Which Type of Refinancing is Right for Me?

type of refinancing

If you are considering a mortgage refinance, you need to know the different types of refinance to decide which is best for you.

How can you decide which type of refinancing is right for you? Keep reading to learn about your them, and contact us to explore your options!

1. Rate-and-Term Refinance

When you think of a refinance, a rate-and-term refinance is probably what you are picturing. In this type of refinancing, you replace your original mortgage with a new one, with entirely different terms.

You will get a new interest rate and new mortgage terms, hence the name "rate-and-term refinance." This type of refinance works for conventional or FHA loans, and you can refinance from an FHA loan to another FHA loan, from an FHA loan to a conventional loan, or from one conventional loan to another.

The details or a rate and term refinance will vary, but in general it benefits you if interest rates are lower now than they were when you closed on your existing mortgage.

2. Cash-Out Refinance

In a cash-out refinance, you also replace your existing mortgage with a new one. In this type of refinance, though, you take out a larger loan than the amount you owe on your home and receive the surplus in cash.

This is an option to you if you have significant equity in your home due to renovations or a growing real estate market in your area from increased demand or the passage of time.

In most cases, a lender will not allow you to take out all of your home's equity, but you can usually get up to 80% of it in cash.

3. Cash-In Refinance

A cash-in refinance happens when you want to refinance but do not have an 80% LTV, or loan to value ratio. In other words, if you had an initial down payment of less than 20% and your home equity has not yet increased to 20%, a lender will probably require you to make an initial payment to bring your LTV down to 80% or lower.

This type of refinance will benefit you if you'd like to lower your interest rate before your home equity is 20% or higher. You may also want to do this to lower monthly payments by making a one-time large payment.

4. No Closing Cost Refinance

This type of refinance is a bit of a misnomer because there are still closing costs involved. However, you won't be required to pay them upfront. Closing costs will instead be rolled into the loan by being added to the principal or reflected in the interest rate.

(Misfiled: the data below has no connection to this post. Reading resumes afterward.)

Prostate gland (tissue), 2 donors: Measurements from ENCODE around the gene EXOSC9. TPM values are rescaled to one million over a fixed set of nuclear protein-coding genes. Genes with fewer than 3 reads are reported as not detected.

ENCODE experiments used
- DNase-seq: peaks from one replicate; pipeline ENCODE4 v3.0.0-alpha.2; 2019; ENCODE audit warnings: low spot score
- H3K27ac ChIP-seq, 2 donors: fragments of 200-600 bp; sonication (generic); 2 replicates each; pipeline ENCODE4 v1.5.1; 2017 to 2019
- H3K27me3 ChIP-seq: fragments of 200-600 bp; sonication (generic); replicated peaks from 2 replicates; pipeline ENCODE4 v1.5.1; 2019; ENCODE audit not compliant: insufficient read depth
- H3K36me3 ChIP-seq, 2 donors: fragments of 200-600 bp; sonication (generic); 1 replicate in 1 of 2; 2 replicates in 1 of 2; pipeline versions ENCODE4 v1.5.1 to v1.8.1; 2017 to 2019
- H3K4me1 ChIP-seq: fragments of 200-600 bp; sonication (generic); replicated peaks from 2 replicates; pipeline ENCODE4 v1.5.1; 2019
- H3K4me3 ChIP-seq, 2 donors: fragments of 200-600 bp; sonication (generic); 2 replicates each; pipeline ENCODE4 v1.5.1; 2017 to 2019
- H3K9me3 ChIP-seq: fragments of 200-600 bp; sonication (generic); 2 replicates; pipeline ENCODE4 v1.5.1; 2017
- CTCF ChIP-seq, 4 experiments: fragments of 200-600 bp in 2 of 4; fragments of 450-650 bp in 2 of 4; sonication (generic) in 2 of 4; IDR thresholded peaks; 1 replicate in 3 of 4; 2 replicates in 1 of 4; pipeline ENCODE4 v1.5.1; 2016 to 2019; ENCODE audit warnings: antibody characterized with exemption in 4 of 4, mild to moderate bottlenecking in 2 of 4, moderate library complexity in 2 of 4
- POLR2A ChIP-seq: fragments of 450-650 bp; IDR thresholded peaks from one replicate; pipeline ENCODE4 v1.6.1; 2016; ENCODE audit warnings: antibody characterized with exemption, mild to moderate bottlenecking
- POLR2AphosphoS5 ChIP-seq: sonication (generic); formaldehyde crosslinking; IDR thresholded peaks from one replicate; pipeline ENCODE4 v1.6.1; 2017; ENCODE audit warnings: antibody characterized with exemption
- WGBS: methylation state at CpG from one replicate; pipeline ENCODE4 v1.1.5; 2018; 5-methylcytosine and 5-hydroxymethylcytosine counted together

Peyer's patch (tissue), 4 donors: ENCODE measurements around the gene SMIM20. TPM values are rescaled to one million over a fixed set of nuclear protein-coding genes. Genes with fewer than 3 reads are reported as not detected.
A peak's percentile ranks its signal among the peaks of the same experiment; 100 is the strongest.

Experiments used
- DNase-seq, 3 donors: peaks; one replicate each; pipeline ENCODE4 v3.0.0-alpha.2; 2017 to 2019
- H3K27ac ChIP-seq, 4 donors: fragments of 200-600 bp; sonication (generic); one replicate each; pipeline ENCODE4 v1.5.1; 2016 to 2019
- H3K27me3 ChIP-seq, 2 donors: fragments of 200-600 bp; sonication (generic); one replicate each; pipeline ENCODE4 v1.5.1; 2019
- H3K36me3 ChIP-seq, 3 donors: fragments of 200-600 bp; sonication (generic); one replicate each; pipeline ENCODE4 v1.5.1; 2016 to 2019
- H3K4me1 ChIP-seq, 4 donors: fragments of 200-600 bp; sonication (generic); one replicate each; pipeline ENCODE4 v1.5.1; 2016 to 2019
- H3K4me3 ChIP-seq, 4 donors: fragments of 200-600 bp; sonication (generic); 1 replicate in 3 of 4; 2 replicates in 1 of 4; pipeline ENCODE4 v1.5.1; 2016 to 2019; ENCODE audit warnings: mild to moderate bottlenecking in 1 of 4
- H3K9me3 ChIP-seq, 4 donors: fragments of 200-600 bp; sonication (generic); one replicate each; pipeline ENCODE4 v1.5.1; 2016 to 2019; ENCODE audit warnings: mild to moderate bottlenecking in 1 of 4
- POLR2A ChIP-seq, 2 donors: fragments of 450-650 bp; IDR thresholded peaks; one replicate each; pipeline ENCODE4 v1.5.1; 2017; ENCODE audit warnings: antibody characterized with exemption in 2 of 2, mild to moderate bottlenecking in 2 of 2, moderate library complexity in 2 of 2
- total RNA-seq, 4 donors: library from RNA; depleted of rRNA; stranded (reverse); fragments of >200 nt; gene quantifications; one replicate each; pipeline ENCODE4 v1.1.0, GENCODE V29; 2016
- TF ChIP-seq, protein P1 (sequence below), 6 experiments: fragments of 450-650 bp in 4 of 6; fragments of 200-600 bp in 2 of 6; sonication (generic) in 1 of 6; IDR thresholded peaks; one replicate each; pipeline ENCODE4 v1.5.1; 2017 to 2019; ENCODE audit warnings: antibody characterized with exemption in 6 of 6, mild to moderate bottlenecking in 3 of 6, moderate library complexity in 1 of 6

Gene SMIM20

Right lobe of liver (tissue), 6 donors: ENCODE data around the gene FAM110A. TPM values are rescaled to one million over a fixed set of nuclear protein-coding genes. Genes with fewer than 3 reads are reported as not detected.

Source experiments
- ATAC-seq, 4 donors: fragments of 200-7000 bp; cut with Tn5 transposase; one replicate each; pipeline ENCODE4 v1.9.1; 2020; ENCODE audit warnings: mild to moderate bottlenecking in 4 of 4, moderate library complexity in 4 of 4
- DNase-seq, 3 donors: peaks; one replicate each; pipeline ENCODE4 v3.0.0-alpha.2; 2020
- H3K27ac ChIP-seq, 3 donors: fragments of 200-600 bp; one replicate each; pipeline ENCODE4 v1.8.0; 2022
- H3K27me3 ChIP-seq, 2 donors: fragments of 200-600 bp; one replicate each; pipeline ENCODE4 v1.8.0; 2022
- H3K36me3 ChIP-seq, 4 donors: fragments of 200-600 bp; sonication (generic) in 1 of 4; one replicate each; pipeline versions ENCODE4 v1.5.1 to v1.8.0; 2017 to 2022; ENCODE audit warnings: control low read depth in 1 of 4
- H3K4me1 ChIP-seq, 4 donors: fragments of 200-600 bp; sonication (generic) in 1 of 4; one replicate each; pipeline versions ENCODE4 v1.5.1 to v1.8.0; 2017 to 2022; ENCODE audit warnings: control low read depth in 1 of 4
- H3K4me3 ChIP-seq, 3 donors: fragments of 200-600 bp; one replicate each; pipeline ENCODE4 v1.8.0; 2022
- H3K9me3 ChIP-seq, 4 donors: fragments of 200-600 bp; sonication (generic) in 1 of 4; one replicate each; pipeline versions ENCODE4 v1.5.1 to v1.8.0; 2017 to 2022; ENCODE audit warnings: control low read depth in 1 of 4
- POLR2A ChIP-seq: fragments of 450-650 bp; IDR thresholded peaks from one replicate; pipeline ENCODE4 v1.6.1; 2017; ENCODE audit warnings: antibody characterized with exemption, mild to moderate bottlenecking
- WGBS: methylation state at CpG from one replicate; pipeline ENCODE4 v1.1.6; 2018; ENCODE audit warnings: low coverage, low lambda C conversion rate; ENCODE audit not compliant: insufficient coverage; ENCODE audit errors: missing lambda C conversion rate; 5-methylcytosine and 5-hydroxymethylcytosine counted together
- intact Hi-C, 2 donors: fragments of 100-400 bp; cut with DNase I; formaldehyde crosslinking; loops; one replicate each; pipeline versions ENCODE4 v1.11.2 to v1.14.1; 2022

If you don't have thousands of dollars to pay in closing costs, or even if you just prefer to keep more cash on hand, you can opt for a no closing cost refinance, where closing costs are added into the life of the loan. This will result in a slight increase in monthly payments but initially saves you money at closing.

5. Streamline Refinance

Streamline refinancing does not require an appraisal or a credit check. This type of refinance may benefit you if your finances or home equity are not what you want them to be.

In this type of refinance, you switch from whatever government-backed loan (FHA, VA, or USDA) you have to another of the same kind, but it is not available for conventional mortgages.

6. FMERR or HIRO Refinance

If you have a conventional mortgage, but do not yet have the equity you need for a cash-out or rate-and-term refinance, you may want to consider an FMERR (Freddie Mac Enhanced Relief Refinance) or HIRO (Fannie May High LTV Refinance Option) refinance.

In both of these refinance options, you may qualify with little equity in your home, or even if you are upside down on your mortgage.

Related: How to Get a Home Loan Without Tax Returns

It's clear that there are many refinance options available when you're ready to explore them. Contact us today to see which type of refinancing might be best for you!


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